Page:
In June 1903, F.E. Wyman, formerly of Duluth, assumed the editorial management of the [Everett Daily] Herald, and under his able, reliable guidance the Herald continued its forward movement. September 1, 1905, a syndicate of Everett business men at the head of which was James B. Best, who had been business manager of the Herald for some time previously, organized the Daily Herald Company and purchased the property from Mr. Perkins... Mr. Best was elected president and manager of the new company and succeeded Mr. Wyman as editor.
      I assumed, as did descendants of his family, that this was our F.E. Wyman and in this case we can all be forgiven. As Snohomish author David Dilgard confirmed, this Herald editor was also named Frank E. Wyman, which is not common named shared by many. In addition, there is another F.E. Wyman to tempt the unwary. Capt. Fred E. Wyman — also referenced as F.E — originally married in Whatcom County at Semiahmoo in 1894 and later returned there where he served on the Bellingham city council, starting in 1912. Once again, I share my pet peeve about frontier editors preferring to identify men by their initials instead of their full names.
      Our Frank E. Wyman of Hamilton was the grandson of Skiyou pioneer Stephen Benson and nephew of Steamboat Dan Benson. He moved from Michigan to the Skiyou area with the Bensons sometime in the late 1880s and was enumerated in the 1889 Territorial Census as living with the Bensons. He apparently soon built his hardware store at Birdsview/Bessemer because the photo of the store seems to have been taken in 1891-2. He was married sometime in the interim but we have no details of it; he could have married back in Michigan. We do know that the couple had a daughter together. Sometime during the nationwide Depression of 1893-97 he moved his business to Hamilton. We have no idea what happened to his original building. He served as mayor of Hamilton from 1902-03 and was on the city council. Frank and his wife raised Mabel and she completed at least the elementary grades in the original Hamilton school on the property that William Hamilton donated.

Mabel Elliott's fortunes change for the good
      Mabel clerked at Frank's Dry Goods/General Store and when Mabel was somewhere between 16 and 18, she told the Wymans that she would like to be a nurse, so they sent her to California, where some of Frank's relatives apparently lived. That is where her grandson's information completes the story. A note by the enumerator of the 1910 Federal Census, taken in June that year, indicates that James Elliott was still living in Birdsview and that Mabel was living with him, working as a "servant in a hotel," and that James worked as a teamster. But she must have just come home temporarily because, on Dec. 29, 1910, Mabel married Dr. Ira B. Ladd, one of the most noted physicians of Stockton. We conclude that she may have attended a nursing school there in the year before that. Ladd was the son of a Vermonter named George Ladd who emigrated to the new state of California via the Isthmus of Panama in 1853, or alternatively sailed with his father as a gold-seeker around the Cape Horn in 1851, depending on which biography you read. He became a very accomplished real estate promoter in Stockton, as well as holding a life certificate as a teacher, headed the school board there and was appointed by Governor George Perkins to be state commissioner of the Yosemite Valley. He died in Stockton in 1902.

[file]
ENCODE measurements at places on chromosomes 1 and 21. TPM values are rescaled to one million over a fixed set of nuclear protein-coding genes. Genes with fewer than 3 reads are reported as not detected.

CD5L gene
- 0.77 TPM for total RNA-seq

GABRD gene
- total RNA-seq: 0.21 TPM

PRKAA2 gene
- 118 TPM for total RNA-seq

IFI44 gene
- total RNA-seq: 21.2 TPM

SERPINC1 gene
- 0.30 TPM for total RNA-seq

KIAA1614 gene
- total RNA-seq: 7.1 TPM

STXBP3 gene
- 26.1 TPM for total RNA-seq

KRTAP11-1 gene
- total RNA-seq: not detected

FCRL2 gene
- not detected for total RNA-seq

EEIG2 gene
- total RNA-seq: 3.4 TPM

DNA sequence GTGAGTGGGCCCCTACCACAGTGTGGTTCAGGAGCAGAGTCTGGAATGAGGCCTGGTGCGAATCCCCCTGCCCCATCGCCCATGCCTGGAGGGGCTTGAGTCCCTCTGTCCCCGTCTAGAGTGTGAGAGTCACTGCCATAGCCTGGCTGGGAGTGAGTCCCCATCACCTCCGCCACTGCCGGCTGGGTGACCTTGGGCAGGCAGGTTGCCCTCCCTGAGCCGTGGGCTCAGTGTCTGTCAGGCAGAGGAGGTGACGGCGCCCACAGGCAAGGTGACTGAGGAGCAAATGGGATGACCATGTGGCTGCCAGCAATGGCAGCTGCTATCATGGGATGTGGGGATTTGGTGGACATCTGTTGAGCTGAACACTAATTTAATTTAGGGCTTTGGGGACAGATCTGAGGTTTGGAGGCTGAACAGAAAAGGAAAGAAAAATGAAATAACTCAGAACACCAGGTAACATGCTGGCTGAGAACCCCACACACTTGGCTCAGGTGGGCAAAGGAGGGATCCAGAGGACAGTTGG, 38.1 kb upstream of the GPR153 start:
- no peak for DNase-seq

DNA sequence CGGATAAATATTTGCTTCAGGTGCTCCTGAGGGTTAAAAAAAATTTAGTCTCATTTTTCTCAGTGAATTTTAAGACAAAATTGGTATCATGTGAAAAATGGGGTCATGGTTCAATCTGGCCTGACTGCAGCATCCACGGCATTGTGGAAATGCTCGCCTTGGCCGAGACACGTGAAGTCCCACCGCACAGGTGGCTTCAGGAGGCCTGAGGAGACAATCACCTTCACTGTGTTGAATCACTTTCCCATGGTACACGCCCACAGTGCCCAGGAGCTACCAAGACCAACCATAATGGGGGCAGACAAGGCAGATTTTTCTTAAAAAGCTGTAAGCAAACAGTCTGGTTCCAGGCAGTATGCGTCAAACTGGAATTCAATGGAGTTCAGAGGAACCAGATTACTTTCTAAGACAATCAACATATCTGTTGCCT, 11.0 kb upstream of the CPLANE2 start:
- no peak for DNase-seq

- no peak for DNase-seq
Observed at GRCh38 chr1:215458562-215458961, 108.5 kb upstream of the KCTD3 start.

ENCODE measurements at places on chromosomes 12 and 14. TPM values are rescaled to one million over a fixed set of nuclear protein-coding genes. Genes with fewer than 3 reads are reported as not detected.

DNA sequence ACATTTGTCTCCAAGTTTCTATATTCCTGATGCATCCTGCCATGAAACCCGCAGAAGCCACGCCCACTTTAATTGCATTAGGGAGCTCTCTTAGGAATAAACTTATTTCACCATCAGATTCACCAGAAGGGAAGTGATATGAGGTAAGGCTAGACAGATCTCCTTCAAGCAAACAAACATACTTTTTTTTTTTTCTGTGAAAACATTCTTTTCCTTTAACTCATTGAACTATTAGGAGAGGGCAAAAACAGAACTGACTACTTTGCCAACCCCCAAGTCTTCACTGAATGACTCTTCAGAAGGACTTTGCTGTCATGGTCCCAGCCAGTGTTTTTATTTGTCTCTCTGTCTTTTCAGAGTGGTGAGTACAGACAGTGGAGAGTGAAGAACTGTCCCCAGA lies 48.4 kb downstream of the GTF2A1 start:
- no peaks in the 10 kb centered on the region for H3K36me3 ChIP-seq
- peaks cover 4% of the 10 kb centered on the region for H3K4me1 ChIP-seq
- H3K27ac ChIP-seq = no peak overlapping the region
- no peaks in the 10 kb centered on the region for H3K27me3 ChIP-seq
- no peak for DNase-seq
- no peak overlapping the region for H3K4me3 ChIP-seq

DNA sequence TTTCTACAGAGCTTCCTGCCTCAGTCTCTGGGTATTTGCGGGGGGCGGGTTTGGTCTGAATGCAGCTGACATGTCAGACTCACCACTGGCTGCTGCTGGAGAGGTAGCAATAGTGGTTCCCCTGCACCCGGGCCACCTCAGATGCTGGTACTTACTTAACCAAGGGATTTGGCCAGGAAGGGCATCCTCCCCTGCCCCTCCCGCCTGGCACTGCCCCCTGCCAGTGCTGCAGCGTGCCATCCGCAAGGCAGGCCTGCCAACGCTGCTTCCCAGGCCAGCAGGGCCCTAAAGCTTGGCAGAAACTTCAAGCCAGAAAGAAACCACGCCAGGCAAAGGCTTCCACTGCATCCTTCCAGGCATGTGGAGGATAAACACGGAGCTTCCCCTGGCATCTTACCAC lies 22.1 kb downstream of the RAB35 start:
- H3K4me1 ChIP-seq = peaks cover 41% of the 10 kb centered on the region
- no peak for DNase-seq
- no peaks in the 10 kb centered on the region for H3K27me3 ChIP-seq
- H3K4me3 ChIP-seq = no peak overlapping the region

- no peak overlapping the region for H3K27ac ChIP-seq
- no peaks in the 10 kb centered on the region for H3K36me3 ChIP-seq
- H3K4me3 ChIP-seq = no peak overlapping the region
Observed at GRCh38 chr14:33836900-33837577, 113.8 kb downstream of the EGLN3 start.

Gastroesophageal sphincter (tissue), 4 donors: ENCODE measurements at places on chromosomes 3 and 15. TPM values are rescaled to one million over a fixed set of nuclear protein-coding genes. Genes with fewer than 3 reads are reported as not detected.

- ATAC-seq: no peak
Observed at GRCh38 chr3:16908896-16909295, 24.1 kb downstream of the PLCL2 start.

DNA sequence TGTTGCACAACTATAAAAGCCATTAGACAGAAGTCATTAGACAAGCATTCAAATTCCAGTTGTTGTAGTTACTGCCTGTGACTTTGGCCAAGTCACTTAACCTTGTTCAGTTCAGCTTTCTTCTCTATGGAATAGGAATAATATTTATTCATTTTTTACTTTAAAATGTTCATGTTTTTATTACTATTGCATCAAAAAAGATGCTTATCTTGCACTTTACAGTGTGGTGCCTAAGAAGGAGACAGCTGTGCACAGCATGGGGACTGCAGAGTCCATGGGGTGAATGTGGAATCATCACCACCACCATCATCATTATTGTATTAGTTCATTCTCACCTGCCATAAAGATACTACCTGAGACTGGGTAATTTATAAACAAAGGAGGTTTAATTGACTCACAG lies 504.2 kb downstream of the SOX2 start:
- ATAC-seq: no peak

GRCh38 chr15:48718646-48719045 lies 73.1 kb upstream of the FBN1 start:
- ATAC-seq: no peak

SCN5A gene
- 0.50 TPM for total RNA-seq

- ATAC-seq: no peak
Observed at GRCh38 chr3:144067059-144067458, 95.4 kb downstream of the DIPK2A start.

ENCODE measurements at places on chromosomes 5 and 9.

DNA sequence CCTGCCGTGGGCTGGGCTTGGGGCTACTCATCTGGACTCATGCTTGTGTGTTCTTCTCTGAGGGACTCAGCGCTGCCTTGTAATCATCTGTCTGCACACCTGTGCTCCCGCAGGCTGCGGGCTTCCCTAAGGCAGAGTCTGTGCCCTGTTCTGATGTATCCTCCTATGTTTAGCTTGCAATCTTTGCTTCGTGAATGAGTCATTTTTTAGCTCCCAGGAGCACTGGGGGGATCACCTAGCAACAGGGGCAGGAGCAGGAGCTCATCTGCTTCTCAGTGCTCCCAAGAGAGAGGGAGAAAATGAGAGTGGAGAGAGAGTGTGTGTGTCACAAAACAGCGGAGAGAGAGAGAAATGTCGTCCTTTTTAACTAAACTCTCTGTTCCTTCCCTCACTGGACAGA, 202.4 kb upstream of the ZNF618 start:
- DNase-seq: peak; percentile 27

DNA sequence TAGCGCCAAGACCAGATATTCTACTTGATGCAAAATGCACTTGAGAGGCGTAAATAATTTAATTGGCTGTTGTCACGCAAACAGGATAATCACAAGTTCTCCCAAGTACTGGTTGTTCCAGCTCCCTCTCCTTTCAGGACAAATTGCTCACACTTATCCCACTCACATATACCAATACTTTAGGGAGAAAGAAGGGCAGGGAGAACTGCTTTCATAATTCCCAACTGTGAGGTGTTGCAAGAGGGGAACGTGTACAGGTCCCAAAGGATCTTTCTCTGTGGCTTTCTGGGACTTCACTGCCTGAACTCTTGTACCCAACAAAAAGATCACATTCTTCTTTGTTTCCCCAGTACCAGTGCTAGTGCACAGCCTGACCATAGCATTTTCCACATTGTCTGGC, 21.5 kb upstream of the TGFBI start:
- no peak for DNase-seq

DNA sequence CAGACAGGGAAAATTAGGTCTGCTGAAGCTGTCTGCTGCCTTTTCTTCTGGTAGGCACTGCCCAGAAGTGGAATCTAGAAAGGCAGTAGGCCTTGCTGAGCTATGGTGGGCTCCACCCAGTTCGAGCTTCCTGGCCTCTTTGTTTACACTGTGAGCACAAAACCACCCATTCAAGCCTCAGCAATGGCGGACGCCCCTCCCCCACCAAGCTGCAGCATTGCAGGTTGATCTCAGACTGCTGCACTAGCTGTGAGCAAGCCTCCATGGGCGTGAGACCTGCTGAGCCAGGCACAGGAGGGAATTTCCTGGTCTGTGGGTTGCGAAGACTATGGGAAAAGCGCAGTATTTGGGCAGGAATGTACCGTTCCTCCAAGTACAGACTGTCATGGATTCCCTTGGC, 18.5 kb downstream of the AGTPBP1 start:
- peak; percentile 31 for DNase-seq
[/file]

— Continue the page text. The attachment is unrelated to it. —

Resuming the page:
Ira B. Ladd was the youngest of George's four sons with his wife, Arkansas native Abigail Bourland. He was named for his uncle, who accompanied George to California as a teenager. To say that Mabel married well — especially as compared to her mother and grandmother, is to put it lightly. The family of parents and brothers were all relatively wealthy and had worked hard as pioneers to achieve their status. Along with Dr. Ira's B. Ladd's biography, we found this reference to his family in the 1923 book, History of San Joaquin County, which shared memories of back in the 1850s when they were hard-riding teamsters dodging the bandits, just like in the old Western movies, and just as legendary as Bill Jarman:

History of San Joaquin County, California with Biographical Sketches
Historic Record Company, Los Angeles, CA, 1923
Chapter VIII, Early Day Transportation

      The three Ladd brothers, George, John and Ira were in the commission and freighting business, George conducting the store, and the two last-named driving teams on the road. In September, 1864, while Ira and an employee, each man driving a team, were approaching Knights Ferry about sundown, two Mexican horsemen came out of the bushes and approaching the drivers told them to dismount and hand over their money. The teamsters were armed but helpless and made no resistance. The Mexicans obtained $215 from Ira Ladd [the doctor's uncle] and $185 from the hired man and rode away, foolishly forgetting to disarm their victims, believing that they would not pursue. Ladd and his man quickly stripped the harness from their mules and started on the trail of the Mexicans, soon overtook them and both parties began firing. The "mustangs" of the Mexicans were more speedy than the mules and they escaped. Ira Ladd was wounded in the leg by a pistol ball, and throughout his life was slightly lame. . . .